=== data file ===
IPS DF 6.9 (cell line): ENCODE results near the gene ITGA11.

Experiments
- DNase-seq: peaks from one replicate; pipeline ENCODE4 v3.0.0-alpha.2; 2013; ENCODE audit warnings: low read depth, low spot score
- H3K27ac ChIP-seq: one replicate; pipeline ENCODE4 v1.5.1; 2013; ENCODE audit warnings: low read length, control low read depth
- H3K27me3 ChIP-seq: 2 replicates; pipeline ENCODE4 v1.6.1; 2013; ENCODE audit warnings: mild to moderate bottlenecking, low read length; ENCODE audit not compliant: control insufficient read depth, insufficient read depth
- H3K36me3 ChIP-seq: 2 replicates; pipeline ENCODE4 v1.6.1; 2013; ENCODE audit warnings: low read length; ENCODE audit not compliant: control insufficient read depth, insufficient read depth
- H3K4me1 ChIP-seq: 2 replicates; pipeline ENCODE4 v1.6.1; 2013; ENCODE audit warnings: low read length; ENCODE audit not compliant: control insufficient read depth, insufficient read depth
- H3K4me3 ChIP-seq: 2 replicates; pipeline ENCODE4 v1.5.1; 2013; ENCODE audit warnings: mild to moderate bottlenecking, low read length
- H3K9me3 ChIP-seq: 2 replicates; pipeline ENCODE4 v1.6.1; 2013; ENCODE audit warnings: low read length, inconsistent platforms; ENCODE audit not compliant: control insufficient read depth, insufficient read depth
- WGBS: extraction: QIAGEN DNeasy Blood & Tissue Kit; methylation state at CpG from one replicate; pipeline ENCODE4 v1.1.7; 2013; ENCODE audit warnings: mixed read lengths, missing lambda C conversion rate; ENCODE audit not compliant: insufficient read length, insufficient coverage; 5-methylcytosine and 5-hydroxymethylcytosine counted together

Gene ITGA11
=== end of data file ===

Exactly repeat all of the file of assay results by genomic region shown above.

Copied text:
IPS DF 6.9 (cell line): ENCODE results near the gene ITGA11.

Experiments
- DNase-seq: peaks from one replicate; pipeline ENCODE4 v3.0.0-alpha.2; 2013; ENCODE audit warnings: low read depth, low spot score
- H3K27ac ChIP-seq: one replicate; pipeline ENCODE4 v1.5.1; 2013; ENCODE audit warnings: low read length, control low read depth
- H3K27me3 ChIP-seq: 2 replicates; pipeline ENCODE4 v1.6.1; 2013; ENCODE audit warnings: mild to moderate bottlenecking, low read length; ENCODE audit not compliant: control insufficient read depth, insufficient read depth
- H3K36me3 ChIP-seq: 2 replicates; pipeline ENCODE4 v1.6.1; 2013; ENCODE audit warnings: low read length; ENCODE audit not compliant: control insufficient read depth, insufficient read depth
- H3K4me1 ChIP-seq: 2 replicates; pipeline ENCODE4 v1.6.1; 2013; ENCODE audit warnings: low read length; ENCODE audit not compliant: control insufficient read depth, insufficient read depth
- H3K4me3 ChIP-seq: 2 replicates; pipeline ENCODE4 v1.5.1; 2013; ENCODE audit warnings: mild to moderate bottlenecking, low read length
- H3K9me3 ChIP-seq: 2 replicates; pipeline ENCODE4 v1.6.1; 2013; ENCODE audit warnings: low read length, inconsistent platforms; ENCODE audit not compliant: control insufficient read depth, insufficient read depth
- WGBS: extraction: QIAGEN DNeasy Blood & Tissue Kit; methylation state at CpG from one replicate; pipeline ENCODE4 v1.1.7; 2013; ENCODE audit warnings: mixed read lengths, missing lambda C conversion rate; ENCODE audit not compliant: insufficient read length, insufficient coverage; 5-methylcytosine and 5-hydroxymethylcytosine counted together

Gene ITGA11